Children have never been very good at listening to their elders, but they have never failed to imitate them.James Baldwin, Nobody Knows My Name (1961)
I am quoting James Baldwin not only because he’s my favorite author, but because that sentence highlights the importance of modeling for children and youth. They trust what they see and what we do more than what we say to them. Thus, it is imperative for us to model social and emotional learning (SEL) competencies in order to be a positive influence on youth.
It’s all about intention.
Modeling SEL in our daily interactions with students and ourselves provides opportunities for youth to see and practice how to communicate frustration, navigate stress and difficult circumstances, be aware of the feelings and impact on behavior, and reflect on their actions. Furthermore, it influences learning by fostering mutual respect, a sense of belonging, and trust. Students feel welcomed to discuss their feelings and learn ways to handle strong emotions effectively.
As we process the impact of the global health crisis and protests over racial injustice, we must attend to ourselves and the social and emotional needs of the young people in our lives. Modeling SEL for students could assist us in ensuring psychological safety and nurturing emotional connections with youth. This is a crucial step in marching towards collective healing, which will impact positive youth development.
Ways to Model SEL for Students:
|SEL Competency||Modeling examples for adult staff|
|Self-Awareness||Identify and name emotions in the moment: “I feel ___ when things like this happen.” Ask students for feedback on your instructional practices. Admit mistakes and say how you’ll make things right: “I’m sorry I was in such a rush that I forgot to greet you this morning. If you have a few minutes after class, I’d love to hear how your baseball game went yesterday.” Identify and discuss your strengths and limitations. Reflect on your own cultural lens and identify biases that may exist as a result of that lens. Build awareness of how your emotions impact students. Notice events and ideas and how your body responds to them. Notice personal behaviors, tone of voice, and personal affect that arise with various emotions/situations.|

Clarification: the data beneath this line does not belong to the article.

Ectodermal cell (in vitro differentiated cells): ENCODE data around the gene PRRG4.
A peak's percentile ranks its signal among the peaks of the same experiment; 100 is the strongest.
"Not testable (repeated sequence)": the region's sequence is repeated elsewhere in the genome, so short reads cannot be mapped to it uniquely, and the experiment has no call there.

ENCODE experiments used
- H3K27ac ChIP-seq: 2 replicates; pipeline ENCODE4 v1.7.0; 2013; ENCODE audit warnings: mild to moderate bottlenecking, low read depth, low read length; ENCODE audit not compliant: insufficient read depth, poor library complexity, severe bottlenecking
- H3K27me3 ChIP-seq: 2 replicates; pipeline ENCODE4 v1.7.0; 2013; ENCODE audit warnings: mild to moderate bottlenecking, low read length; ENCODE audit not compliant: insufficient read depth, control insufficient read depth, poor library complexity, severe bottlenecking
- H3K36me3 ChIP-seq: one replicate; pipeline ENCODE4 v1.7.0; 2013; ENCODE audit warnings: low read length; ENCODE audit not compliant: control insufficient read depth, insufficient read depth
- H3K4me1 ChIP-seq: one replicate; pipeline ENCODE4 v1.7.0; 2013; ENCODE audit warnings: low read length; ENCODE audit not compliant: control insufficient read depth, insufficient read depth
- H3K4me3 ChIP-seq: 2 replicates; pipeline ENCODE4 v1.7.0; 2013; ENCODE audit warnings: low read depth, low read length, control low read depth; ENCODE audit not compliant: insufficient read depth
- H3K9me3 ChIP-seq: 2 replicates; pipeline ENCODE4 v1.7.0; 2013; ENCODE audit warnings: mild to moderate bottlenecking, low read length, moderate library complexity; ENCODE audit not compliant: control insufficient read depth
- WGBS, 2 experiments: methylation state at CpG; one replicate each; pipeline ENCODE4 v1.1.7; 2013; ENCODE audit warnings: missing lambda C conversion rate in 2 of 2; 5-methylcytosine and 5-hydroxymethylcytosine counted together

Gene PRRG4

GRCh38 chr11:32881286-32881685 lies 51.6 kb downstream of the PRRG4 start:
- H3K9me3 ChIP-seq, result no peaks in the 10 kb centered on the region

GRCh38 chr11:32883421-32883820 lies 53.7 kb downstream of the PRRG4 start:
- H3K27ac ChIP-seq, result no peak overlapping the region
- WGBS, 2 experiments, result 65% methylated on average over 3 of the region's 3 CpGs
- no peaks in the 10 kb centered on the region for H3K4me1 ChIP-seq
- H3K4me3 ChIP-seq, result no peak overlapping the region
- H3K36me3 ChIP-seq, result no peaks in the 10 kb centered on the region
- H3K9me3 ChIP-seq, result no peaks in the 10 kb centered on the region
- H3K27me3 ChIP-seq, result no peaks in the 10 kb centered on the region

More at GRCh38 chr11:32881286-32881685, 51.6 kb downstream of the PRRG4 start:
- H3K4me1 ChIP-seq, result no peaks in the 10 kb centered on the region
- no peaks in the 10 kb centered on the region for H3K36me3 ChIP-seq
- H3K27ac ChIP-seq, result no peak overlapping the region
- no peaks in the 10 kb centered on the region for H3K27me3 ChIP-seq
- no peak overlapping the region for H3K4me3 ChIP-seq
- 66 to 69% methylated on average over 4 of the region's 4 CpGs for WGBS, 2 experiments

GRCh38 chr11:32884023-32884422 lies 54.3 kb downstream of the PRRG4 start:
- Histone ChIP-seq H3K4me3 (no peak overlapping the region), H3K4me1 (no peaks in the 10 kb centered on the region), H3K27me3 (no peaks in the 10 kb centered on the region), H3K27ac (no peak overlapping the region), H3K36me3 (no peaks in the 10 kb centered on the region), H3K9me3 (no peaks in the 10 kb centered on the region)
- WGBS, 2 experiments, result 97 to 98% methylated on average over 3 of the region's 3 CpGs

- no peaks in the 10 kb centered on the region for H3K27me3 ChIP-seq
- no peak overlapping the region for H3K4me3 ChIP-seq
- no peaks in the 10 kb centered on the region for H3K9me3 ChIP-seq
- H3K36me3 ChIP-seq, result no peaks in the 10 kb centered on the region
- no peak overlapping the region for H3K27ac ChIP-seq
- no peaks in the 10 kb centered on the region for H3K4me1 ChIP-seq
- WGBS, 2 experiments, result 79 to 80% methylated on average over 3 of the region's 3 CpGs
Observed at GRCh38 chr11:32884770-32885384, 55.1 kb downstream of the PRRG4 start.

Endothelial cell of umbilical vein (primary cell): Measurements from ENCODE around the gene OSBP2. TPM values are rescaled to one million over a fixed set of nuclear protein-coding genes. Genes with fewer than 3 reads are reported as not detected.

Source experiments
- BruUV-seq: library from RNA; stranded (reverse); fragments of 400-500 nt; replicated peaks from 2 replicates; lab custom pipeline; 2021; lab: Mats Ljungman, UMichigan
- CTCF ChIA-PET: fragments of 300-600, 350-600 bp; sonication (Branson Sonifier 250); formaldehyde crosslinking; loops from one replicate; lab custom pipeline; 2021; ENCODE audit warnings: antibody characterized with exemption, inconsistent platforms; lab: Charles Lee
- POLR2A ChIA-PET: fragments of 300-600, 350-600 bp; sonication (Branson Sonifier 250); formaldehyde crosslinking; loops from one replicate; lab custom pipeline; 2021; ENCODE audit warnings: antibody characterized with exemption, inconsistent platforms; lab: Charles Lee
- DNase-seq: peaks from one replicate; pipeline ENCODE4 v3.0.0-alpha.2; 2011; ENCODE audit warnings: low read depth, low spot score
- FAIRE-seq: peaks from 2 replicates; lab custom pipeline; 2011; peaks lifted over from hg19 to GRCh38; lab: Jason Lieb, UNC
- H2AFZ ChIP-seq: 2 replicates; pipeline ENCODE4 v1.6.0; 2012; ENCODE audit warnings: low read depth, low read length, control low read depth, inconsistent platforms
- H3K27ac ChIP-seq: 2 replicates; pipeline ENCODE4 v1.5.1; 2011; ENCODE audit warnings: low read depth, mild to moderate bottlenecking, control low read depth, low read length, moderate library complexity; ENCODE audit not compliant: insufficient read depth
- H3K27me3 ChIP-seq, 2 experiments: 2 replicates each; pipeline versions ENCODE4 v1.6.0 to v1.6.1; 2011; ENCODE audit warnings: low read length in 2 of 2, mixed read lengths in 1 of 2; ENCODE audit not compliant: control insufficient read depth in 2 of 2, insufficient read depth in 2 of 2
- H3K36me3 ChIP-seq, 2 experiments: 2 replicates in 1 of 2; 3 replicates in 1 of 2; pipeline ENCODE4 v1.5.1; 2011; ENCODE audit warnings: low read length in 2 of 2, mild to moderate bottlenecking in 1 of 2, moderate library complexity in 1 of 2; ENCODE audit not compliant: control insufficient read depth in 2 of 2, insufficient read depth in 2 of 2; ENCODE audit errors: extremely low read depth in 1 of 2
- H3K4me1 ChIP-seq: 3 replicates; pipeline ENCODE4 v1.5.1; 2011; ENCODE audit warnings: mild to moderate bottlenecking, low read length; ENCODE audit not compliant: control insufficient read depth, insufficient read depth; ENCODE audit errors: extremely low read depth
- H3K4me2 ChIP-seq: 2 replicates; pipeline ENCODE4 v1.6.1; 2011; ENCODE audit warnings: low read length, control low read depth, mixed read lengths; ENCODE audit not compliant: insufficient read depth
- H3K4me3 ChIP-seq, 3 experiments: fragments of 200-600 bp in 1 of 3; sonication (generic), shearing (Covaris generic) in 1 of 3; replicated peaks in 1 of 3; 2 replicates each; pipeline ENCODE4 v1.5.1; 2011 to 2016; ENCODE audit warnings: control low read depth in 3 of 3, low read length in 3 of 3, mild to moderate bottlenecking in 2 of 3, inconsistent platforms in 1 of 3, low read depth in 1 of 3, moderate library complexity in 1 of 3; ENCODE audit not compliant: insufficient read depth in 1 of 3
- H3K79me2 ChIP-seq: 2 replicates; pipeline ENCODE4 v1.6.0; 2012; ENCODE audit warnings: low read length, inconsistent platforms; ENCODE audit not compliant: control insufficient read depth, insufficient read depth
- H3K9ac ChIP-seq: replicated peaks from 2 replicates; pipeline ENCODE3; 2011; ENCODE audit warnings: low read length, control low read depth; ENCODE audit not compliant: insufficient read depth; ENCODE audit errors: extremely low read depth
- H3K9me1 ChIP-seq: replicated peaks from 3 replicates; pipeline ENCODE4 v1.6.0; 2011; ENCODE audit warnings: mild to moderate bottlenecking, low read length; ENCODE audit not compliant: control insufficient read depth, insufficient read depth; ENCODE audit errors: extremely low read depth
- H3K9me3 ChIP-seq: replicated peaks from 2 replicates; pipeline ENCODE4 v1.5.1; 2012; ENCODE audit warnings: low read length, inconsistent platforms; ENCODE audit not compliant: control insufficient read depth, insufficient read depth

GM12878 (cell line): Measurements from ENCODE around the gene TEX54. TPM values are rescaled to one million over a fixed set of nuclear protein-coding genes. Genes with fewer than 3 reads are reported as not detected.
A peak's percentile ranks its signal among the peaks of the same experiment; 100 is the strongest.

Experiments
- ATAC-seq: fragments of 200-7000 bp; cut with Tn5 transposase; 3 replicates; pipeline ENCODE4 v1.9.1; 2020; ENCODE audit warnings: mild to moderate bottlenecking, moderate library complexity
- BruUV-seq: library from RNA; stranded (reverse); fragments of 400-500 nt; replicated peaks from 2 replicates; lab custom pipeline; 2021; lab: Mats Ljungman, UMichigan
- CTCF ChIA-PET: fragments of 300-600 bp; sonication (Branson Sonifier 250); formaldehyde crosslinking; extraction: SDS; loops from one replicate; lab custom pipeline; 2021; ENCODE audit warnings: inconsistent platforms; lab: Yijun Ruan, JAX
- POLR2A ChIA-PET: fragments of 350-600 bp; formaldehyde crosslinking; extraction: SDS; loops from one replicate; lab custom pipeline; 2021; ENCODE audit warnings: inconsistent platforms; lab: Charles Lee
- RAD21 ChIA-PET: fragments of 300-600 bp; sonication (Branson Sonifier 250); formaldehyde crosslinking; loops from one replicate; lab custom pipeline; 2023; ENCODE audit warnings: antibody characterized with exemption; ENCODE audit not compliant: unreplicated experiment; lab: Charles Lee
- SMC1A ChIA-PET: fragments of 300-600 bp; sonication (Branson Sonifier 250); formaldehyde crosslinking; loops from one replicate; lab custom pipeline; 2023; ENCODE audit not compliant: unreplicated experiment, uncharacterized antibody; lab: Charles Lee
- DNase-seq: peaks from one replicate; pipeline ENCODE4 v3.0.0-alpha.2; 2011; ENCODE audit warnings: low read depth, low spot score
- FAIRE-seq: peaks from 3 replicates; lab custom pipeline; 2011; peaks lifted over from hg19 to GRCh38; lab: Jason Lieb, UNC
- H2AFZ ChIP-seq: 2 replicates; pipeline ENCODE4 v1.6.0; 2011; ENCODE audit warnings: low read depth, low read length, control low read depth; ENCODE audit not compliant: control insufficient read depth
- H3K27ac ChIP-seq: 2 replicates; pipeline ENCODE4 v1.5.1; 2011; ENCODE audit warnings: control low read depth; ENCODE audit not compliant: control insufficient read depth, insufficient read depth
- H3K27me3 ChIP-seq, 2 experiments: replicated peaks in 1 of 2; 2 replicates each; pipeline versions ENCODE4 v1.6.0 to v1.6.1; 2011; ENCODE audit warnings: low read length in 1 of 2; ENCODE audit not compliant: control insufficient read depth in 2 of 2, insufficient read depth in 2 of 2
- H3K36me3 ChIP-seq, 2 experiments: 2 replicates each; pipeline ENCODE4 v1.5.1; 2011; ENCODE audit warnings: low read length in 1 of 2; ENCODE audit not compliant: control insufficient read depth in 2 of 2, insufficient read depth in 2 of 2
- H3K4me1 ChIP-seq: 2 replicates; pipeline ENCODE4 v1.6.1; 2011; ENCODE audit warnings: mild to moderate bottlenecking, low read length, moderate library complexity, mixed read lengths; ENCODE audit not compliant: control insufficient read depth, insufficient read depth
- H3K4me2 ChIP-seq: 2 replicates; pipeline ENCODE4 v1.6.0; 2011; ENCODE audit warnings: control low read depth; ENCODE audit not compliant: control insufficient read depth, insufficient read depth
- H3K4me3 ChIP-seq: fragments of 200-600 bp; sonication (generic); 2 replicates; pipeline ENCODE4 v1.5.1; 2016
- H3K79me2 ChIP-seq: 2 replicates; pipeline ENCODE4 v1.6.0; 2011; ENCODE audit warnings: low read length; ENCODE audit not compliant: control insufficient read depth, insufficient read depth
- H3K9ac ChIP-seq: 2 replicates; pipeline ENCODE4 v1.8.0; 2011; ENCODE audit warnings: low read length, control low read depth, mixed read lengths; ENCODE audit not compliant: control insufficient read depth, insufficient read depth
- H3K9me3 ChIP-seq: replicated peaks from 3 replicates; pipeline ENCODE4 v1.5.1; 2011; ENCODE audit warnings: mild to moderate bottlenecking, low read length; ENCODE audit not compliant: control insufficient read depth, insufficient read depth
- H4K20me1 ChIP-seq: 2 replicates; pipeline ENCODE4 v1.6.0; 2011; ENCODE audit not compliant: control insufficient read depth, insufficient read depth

|Self-Management||Discuss how you set and plan to achieve personal goals and how you improve your own practice. (“My teaching goal this year is to design lessons that let you have more opportunities to collaborate with one another. Will you help me brainstorm how I can reach this goal?”) Demonstrate self-regulating and calming strategies in age-appropriate ways (“I’m feeling a little frustrated, so I’m going to stop and take a breath before I decide what to do next.”). Ask students for help when appropriate. Approach new or unexpected situations as learning opportunities. Use and return school/program materials with care. Model respectful and restorative language when addressing challenges with students.|
|Social Awareness||Consider students’ perspectives and understand that everyone has their own set of truths and beliefs based on their own experiences. Actively support the school’s mission and goals. Model upstanding behaviors. Be willing to compromise. Model appreciation and acceptance of others’ beliefs and cultural differences. Treat students’ families and community organizations as partners who can support your work with students|
|Relationships Skills||Greet students by name daily. Build a connection with someone in your school/program with whom you do not normally interact. Take time to reflect on potential outcomes before responding to challenging students. Allow students to get to know you within your individual comfort level and appropriate boundaries. Get to know students within your individual comfort level and appropriate boundaries. Be willing to give and receive constructive feedback from students. Model fairness, respect, and appreciation for others. Acknowledge the efforts of others with encouragement and affirmation.|
|Responsible Decision-Making||Model problem-solving strategies, like gathering all relevant information before drawing a conclusion. Consider legal and ethical obligations before making decisions. Place the needs of students ahead of personal and political interests. Consider how your choices will be viewed through the lens of students.|